Why Israel is driving mobility innovation in Michigan


“When we look for new technologies outside of the United States, especially for mobility technology, there are really only two places that have the technology applicable to the use cases that we have here,” says Trevor. Pawl, director of mobility for the state of Michigan. .

“The first is Europe and the second is Israel. It is remarkable that Israel is the second largest market due to the small size of the country in terms of population and geography,” Pawl told ISRAEL21c after speaking at the EcoMotion conference on international mobility in Tel-Aviv.

Considering that the city of Detroit, Michigan is the epicenter of the American automotive scene – it is the birthplace of vehicle manufacturing as well as infrastructure such as traffic lights and lane markings – it is significant that the state looks to Israel to innovate in this sector.

While the Israelis don’t have an automotive manufacturing background, says Pawl, “they have a software engineering history.”

And that’s critical, he says, because “the automotive industry is driven by four fundamental platforms: autonomous technology, electric technology, shared technology and connected technology.”

These are all areas of Israeli expertise.

Charging on the road

Michigan State Mobility Manager Trevor Pawl. Photo courtesy of the Michigan Economic Development Corporation

A joint project is with Israel based Electreon to build America’s first wireless charging route for electric vehicles.

“We see Israeli companies coming to help us solve problems, but also to help us realize that the horizon for integrating future technology into the real world is not as far off as we think. And the perfect example of that is Electreon,” says Pawl.

“Once we saw other Electreon deployments in Sweden and Israel, we knew Electreon was a company we wanted to work with in Michigan,” he says.

Photo courtesy of Electreon

“While transportation infrastructure is being reinvented and we have money from the federal government to reinvent it, we are looking at what else we could do, other than create charging stations, to help people fleet operators to switch from diesel to electric. And one of those things is not having to wait half an hour at a charging station,” says Pawl.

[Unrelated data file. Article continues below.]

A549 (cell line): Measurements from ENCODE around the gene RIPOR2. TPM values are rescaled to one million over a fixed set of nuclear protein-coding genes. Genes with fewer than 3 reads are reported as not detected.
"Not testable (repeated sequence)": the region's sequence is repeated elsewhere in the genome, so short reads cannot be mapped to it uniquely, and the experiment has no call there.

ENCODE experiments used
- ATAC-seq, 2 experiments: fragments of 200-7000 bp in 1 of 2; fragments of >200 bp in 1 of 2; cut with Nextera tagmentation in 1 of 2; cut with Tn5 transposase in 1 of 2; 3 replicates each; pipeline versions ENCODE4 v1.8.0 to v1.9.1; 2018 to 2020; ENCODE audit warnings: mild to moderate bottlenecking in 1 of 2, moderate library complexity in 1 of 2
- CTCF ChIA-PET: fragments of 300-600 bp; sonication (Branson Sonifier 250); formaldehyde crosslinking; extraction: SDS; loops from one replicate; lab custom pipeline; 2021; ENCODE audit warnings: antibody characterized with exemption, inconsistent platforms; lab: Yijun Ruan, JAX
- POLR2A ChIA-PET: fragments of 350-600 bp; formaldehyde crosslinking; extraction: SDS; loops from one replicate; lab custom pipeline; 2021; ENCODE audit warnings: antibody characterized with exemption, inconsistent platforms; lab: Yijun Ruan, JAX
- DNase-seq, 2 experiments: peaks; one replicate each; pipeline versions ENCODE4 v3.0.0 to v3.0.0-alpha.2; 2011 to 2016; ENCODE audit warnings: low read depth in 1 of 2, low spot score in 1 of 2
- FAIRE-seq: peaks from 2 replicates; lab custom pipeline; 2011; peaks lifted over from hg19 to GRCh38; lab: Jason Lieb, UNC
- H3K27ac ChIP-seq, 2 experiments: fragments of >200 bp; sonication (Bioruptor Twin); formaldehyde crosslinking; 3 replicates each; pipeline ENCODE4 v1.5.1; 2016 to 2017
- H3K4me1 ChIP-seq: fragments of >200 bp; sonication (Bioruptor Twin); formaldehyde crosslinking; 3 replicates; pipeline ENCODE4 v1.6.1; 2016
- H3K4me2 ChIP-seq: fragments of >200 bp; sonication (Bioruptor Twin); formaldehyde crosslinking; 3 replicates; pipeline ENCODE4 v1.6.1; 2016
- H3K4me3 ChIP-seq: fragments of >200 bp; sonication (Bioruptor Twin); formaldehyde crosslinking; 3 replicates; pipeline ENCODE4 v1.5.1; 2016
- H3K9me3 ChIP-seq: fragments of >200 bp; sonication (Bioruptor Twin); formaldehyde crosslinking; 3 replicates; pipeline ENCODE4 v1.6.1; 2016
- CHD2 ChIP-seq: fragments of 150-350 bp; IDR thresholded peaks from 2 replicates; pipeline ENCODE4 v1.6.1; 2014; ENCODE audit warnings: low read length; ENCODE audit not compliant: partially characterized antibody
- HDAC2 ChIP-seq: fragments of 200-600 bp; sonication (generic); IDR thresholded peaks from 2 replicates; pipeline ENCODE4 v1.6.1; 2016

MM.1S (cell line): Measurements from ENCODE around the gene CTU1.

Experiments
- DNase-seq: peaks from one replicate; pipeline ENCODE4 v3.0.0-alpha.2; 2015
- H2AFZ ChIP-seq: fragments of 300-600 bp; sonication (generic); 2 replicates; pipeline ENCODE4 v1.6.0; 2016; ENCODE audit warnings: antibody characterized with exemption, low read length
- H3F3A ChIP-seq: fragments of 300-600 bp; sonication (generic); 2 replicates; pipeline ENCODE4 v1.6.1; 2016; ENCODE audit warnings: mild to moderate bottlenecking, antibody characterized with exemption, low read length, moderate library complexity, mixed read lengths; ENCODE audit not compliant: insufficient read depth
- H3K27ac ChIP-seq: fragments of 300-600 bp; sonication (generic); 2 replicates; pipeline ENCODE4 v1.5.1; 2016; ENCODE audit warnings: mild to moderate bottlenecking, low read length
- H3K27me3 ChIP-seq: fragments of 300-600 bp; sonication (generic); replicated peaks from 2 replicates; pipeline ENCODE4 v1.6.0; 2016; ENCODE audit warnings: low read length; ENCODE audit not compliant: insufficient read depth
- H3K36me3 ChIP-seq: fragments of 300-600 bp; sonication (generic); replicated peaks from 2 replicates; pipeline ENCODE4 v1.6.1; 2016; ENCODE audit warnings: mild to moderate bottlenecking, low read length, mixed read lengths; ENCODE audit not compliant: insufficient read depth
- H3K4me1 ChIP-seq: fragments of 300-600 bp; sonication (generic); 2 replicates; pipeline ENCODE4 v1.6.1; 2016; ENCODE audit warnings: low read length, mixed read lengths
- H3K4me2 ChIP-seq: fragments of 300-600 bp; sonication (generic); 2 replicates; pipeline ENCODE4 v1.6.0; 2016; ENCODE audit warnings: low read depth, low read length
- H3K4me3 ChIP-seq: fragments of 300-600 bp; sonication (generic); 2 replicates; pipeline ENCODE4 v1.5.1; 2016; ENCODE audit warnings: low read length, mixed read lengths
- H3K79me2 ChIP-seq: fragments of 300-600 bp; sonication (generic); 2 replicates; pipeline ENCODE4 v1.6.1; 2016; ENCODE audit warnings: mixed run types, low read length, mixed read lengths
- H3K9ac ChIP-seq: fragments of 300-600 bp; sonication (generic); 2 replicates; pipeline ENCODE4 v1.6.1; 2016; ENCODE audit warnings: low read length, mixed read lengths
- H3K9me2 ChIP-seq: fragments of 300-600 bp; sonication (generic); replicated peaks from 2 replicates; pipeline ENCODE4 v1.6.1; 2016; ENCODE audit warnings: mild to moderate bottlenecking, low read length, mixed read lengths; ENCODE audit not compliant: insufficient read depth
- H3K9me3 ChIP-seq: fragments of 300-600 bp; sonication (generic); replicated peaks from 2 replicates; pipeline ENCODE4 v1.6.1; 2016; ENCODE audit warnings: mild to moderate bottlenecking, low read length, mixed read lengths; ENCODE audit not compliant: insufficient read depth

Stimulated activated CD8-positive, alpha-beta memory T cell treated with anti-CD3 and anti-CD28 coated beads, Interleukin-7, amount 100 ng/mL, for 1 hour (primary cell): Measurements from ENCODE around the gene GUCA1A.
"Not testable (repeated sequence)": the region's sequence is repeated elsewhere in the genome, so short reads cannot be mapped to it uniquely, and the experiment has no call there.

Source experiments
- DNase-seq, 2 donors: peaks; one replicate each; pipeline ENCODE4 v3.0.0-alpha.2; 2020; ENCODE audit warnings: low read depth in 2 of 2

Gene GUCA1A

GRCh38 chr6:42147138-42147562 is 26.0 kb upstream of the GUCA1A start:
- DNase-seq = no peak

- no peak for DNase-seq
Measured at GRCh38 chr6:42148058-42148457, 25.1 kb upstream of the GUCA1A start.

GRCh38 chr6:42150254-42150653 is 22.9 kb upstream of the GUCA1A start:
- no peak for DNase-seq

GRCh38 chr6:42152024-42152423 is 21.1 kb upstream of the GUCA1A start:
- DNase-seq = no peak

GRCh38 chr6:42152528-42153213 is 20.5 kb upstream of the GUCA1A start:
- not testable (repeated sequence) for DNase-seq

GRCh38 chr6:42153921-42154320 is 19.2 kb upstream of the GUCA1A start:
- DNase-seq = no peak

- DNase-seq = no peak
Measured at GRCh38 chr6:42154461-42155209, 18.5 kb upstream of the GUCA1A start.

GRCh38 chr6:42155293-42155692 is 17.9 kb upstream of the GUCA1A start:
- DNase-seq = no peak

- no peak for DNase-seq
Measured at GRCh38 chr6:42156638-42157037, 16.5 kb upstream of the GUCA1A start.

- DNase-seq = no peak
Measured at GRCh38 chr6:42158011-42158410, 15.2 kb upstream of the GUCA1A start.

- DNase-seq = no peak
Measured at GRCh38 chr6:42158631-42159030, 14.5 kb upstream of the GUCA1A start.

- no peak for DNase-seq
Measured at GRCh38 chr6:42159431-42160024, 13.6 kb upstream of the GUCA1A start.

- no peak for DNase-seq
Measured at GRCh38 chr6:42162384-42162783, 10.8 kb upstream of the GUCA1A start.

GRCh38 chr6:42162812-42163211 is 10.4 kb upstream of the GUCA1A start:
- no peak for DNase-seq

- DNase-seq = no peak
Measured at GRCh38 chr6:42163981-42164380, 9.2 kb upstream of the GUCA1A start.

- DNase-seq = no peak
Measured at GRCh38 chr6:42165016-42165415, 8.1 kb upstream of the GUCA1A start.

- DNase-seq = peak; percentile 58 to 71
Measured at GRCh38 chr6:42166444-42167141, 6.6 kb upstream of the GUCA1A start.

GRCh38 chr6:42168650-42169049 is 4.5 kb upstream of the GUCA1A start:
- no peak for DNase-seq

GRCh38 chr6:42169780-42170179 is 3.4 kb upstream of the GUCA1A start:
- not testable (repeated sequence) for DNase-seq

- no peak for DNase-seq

“We believe Electreon’s technology will enable seamless loops for things like delivery vans and transit vehicles. We’re deploying the first mile of road that charges a moving vehicle, right here in Detroit, to be commissioned next year I’m pretty sure it won’t be the last mile.

Kinetic load

Michigan can also do business with ZOOZ Power (formerly Chakratec), an Israeli company whose Kinetic Power Booster (KPB) based on innovative flywheel technology helps provide ultra-fast charging networks for electric vehicles.

Photo courtesy of ZOOZ

“As we grow our electric vehicle charging network in Michigan, where much of the population is in the lower part of the state, we are encountering unique challenges with the network,” says Pawl.

“This company has a contraption that can create its own kinetic energy and then bridge the difference in that part of the network to ensure that one charging station, or two or three charging stations, are capable of operating in areas where they wouldn’t be otherwise.

Pawl said the state is also exploring Israeli maritime mobility solutions for recreation and industry, given that transportation on the Great Lakes is important to Michigan’s economy.

Business Accelerator Michigan Israel

Pawl points out that Michigan seeks Israeli innovation in a variety of verticals, such as security, consumer goods, and water and agriculture technologies, which generate local jobs.

The Business Accelerator Michigan Israel organizes trade missions twice a year to facilitate matches between Michigan’s needs and Israel’s capabilities.